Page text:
- Appointed deputy director for FIU
- Only director has such powers—Legal experts
There is a backlash to the recent Presidential appointment of the deputy director at Financial Intelligence Unit (FIU) with analysts describing it as “invalid” and challengeable in the courts.
“That appointment is ultra vires, and not valid. It is a violation of the Act,” an anti-money laundering expert lawyer, Jai Banda, said on Thursday.
Malawi Law Society (MLS) secretary Khumbo Soko also observed that the President has no power to appoint a deputy director for FIU, saying the power to make such an appointment has been reserved for the Director under the Act.
“It is her and her alone who can competently exercise powers of appointment under the Act,” said Soko in an email response on Wednesday.President Peter Mutharika in June 2016 directed the appointment of Kennam Kalilani, a low-rank projects analyst in grade 7 at the Reserve Bank, to the position of deputy director. In the RBM hierarchy, the highest position is grade 20 while grade 1 is the lowest.
An offer letter, signed by Chief Secretary to Government George Mkondiwa, reference number 20/03/17 and dated June 28 2016, which has also gone viral on social media, reads:
“I write to inform you that it has pleased His Excellency the State President to second you as deputy director at the Financial Intelligence Unit (FIU) with effect from June 16 2016.
“Under the secondment, Reserve Bank of Malawi as your employer will continue paying salary and other benefits you are entitled to and FIU will pay any difference that may be payable to you at the grade of deputy director level at FIU.
“The FIU will, however, be required to reimburse to Reserve Bank of Malawi (RBM) the salary and benefits payable to you by RBM during the period of secondment on a quarterly basis.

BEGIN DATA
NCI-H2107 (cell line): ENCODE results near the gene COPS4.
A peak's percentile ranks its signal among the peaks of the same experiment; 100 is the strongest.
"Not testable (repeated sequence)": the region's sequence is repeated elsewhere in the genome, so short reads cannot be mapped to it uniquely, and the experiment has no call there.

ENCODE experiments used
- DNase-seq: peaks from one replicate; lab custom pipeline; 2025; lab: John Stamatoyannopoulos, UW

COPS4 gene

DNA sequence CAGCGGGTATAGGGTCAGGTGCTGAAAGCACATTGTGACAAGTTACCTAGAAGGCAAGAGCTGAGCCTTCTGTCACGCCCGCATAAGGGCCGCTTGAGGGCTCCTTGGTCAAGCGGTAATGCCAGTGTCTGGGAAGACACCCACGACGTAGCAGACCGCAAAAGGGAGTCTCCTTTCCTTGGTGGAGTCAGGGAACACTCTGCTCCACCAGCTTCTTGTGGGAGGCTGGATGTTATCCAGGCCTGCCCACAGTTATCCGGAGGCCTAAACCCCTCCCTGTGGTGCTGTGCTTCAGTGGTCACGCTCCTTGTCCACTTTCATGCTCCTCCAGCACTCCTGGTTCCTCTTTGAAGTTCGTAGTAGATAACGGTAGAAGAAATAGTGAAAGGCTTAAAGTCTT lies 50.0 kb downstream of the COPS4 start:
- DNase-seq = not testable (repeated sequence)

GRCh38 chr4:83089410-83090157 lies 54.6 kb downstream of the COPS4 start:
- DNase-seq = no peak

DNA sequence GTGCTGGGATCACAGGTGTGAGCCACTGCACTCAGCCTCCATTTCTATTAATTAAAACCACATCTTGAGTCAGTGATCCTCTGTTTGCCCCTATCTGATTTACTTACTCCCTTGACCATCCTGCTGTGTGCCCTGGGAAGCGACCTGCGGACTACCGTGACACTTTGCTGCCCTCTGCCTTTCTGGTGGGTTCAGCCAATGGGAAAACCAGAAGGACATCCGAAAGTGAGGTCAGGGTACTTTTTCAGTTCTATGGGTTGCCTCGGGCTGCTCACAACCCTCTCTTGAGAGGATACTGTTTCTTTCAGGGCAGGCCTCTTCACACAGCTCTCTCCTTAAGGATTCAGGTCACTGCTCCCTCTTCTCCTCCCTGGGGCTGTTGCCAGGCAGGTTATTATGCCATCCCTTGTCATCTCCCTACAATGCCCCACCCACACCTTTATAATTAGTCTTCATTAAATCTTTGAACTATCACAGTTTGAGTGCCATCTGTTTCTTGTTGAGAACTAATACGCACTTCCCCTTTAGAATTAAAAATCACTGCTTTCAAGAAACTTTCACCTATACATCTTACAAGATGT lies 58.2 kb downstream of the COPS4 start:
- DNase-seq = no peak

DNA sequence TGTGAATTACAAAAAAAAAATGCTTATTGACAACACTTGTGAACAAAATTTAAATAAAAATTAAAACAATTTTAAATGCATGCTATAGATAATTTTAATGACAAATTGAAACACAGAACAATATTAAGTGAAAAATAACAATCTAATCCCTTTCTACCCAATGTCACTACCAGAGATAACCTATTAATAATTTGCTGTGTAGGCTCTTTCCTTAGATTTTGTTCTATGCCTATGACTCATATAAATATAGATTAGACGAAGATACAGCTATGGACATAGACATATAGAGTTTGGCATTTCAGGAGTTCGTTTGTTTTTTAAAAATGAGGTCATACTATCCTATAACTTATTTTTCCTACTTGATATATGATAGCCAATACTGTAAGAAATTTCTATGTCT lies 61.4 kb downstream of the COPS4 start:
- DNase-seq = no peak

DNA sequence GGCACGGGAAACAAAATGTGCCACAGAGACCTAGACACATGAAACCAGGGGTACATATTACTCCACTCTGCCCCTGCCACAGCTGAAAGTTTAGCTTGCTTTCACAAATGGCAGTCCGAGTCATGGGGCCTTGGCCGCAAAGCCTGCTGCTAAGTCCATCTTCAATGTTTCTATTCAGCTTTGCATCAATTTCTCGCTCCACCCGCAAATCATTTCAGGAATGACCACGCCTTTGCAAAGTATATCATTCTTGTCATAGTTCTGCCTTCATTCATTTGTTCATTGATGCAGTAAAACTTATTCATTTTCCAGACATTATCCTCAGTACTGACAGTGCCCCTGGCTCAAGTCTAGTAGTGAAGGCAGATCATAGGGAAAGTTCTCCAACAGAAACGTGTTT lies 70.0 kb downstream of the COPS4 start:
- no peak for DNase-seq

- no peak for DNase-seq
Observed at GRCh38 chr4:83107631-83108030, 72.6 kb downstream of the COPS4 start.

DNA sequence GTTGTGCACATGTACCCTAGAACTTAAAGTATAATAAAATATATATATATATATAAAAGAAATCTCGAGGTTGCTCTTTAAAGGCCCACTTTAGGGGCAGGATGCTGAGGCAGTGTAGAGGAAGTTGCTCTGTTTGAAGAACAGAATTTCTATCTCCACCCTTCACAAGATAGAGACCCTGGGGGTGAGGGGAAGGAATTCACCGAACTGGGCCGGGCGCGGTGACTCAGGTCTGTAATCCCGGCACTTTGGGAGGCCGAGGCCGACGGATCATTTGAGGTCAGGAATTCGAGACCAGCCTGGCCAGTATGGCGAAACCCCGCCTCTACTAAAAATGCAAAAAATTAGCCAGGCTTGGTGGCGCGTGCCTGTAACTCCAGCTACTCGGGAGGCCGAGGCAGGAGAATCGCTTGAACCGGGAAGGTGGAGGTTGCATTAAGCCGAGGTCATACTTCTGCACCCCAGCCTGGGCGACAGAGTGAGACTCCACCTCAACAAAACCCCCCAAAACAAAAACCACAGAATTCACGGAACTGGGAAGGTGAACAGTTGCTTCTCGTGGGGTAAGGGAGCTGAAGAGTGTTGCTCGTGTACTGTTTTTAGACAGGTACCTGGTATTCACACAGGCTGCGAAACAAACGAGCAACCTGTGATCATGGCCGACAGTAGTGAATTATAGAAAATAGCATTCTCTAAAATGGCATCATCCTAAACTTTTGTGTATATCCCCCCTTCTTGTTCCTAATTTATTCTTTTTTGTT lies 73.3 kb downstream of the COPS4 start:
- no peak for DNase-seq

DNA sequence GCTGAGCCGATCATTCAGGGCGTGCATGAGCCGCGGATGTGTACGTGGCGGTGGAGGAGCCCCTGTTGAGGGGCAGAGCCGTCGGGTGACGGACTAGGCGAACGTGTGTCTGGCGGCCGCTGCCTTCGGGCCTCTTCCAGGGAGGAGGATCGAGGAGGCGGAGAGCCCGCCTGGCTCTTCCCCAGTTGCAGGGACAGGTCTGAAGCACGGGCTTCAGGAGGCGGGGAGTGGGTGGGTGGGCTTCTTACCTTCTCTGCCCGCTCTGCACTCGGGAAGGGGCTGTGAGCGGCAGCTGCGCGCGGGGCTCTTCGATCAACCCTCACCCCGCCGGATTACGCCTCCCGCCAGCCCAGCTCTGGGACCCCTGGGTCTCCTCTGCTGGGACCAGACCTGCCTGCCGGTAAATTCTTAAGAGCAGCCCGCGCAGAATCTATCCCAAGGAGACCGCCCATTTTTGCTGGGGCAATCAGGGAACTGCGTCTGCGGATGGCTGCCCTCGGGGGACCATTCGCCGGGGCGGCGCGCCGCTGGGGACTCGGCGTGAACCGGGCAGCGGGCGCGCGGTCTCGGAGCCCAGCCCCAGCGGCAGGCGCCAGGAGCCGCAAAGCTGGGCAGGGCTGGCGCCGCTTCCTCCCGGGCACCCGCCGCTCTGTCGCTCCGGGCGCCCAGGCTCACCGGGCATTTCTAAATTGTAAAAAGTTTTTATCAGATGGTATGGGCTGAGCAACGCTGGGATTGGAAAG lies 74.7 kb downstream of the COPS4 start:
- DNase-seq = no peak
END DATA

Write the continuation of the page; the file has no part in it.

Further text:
“It would, therefore, be appreciated if you could wind up your affairs at the Reserve Bank of Malawi and arrange to report for duties at the Financial Intelligence Unit as soon as possible.”
FIU director Atuweni Juwayeyi-Agbermodji confirmed Kalilani’s appointment, saying he reported for duties on August 1 2016.
The Money Laundering, Proceeds of Serious Crime and Terrorist Financing Act stipulates in Chapter 13(1) that the President shall appoint the Director of the Financial Intelligence Unit subject to the approval of the Public Appointments Committee and that the Director shall be the chief executive officer of the Financial Intelligence Unit.
On the other hand, Section 14 (1) of the Act empowers the FIU director to make own appointments and employment of the persons that are suitably qualified and experienced and the Minister of Finance may approve such persons.
University of Malawi political scientist Boniface Dulani said the President’s decision is a clear sign of his disregard for the law.
“Ordinarily, an appointment such as this one that has been done against the law would be null and void, but it takes someone to move the courts to make a declaration on the legality of the appointment, Dulani said.
“Sadly, as a country, we never make such follow-ups and this appointment will stand, despite being obviously illegal,” Dulani added.
He observed that the President makes “all manner of appointments” because of the excessive powers heaped upon his office.
“This, in my view, is a hangover from the one-party, life-presidency era, where the Head of State was expected to know everything and all of us had to follow,” he said.
He said although various electoral candidates, including the incumbent, have made promises to reduce presidential powers, they soon forget their promises to reduce the powers.
Kalilani, who has worked for RBM for 18 years, according to his Linkedin, is related to Minister of Gender Dr Jean Kalilani. n